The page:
A recent survey uncovered that 97% of enterprises believe that it is more important for telcos to collaborate with technology players to build solutions that address their needs rather than selling 5G or fiber solutions. Telcos are not expected to become resellers of third-party services, as we often see happening in markets. Instead, the requirement is for telcos to work with partners to design a solution based on a few technologies integrated together, with a clear outcome for the customers leveraging compatible elements and tools like AI to achieve increased outcomes, e.g., increased automation. The reality is that telcos must relinquish control, act, or risk losing out on revenues to agile digital-native companies with skin in the game that understand how to position themselves and their relationships around what customers truly need.


There is little disruption and only a handful of disruptors in the telecoms industry. Will this change, and what can we do to drive more disruption?

Well, things are changing. Disruption is going to happen in bigger ways, triggered by stakeholder expectations. For example, disruption is happening in infrastructure and connectivity, triggered by customer expectations. The exponential rise of the alternative network providers (AltNets) is an indicator of this trend, as broadband infrastructure is being provisioned cost-effectively with superior customer experience to the communities that need it. Separately, changes in shareholders, with more private equity (PE) firms on telco boards, are pushing telcos to reassess diversification and rethink the business model. Telco will slowly but surely realize the need to prioritize growth in the enterprise segment as these new shareholders demand better performance, faster reactions to market dynamics, debt or cost reduction, etc., and better returns on investment over short durations.

Over the past four years, we have seen telcos merge or sell their network assets to help address the lack of differentiation and gradual decline of their stock market valuations. In 2022, Vodafone announced it will sell up to half of its 81.7% stake in towerco Vantage Towers and needed to replace the CEO, while Telefónica is considering selling its stake in UK towers firm Cornerstone. It is now decision time, where telcos embark on new business models and partnerships and collaborate with other members of the ecosystem to co-create and exchange solutions or get left behind. Telcos still have valuable assets, especially related to their access to customer information data and the ability to adapt to and overcome complexity to deal with challenges faced. Forced to change, they can become strong partners and collaborators.


What can we do to encourage more innovation within the telecoms industry?

Collaboration, co-creation, and co-innovation are key to driving change and innovation in the telecoms industry. Telcos suffer from incredible inertia, so to overcome a lack of innovation and lackluster R&D spend, we will inevitably see more telcos turning to partnerships in 2023.

Telcos will not only partner with hyper-scalers, but they will also take the meaning of collaboration with a partner ecosystem more seriously. We will see this lead to increased partnerships with telcos, with parties tapping into each other’s innovation pool and R&D investments while also collaborating with smaller, more agile specialist technology players. Moving in this direction helps to broaden telcos’ capabilities to co-create technology solutions and win enterprise revenue on a global scale. To address the need to bring the telecoms ecosystem together, Beyond Now helped to co-found eXchange, a telco-to-telco wholesale marketplace for technology solutions created to accelerate telco B2B and B2C portfolio development and revenue growth. The aim is to encourage collaboration between the telecoms industry and innovators where they can co-create, co-innovate, trial, and monetize technology solutions that will support the digital transformation needs of enterprises, vertical organizations, consumers, and households.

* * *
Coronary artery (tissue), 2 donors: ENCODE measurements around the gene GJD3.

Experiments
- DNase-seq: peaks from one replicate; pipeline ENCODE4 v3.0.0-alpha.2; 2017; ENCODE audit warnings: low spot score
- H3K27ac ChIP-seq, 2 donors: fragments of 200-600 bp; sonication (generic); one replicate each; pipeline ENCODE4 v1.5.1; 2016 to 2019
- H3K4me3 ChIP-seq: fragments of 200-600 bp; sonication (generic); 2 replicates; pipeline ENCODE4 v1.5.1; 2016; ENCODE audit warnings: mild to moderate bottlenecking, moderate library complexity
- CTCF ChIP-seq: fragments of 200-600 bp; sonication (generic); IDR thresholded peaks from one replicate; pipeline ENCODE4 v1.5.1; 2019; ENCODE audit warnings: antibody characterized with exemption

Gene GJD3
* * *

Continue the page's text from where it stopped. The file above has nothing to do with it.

Through eXchange, we ensure that telcos have access to a growing repository of technology solutions and to new channels to go to market. With eXchange, there will be a system, a process, and a platform that can underpin collaboration that helps to build the right factory to house innovation. eXchange utilizes our Infonova Digital Business Platform’s advanced and automated ecosystem orchestration and monetization capabilities, enabling frictionless trading between the different members. Each member can directly onboard and manage their own services and solutions, which can then be made available to all members of the community, pending commercial agreements between the different members. In this way, members can source services from other members to resell to their customers that include complete localization, i.e., in terms of language, currencies, taxes, etc. Its agility and openness ensure that the ecosystem has the flexibility to expand and adapt to change in the industry, thereby encouraging process and platforms development that can cope with the changing needs of the customer.


Want to dive deeper? Check out our on-demand Think Tank “Innovation in Telecommunications: Driving Growth Mindsets”. Watch it now here.

About Quah Mei Lee

Quah Mei Lee is a Director with Frost & Sullivan’s ICT practice. Working on Mobile & Wireless Research for Asia-Pacific, her area of expertise lies in telecoms strategy with a specific interest in 5G.

Quah Mei Lee

Quah Mei Lee is a Director with Frost & Sullivan’s ICT practice. Working on Mobile & Wireless Research for Asia-Pacific, her area of expertise lies in telecoms strategy with a specific interest in 5G.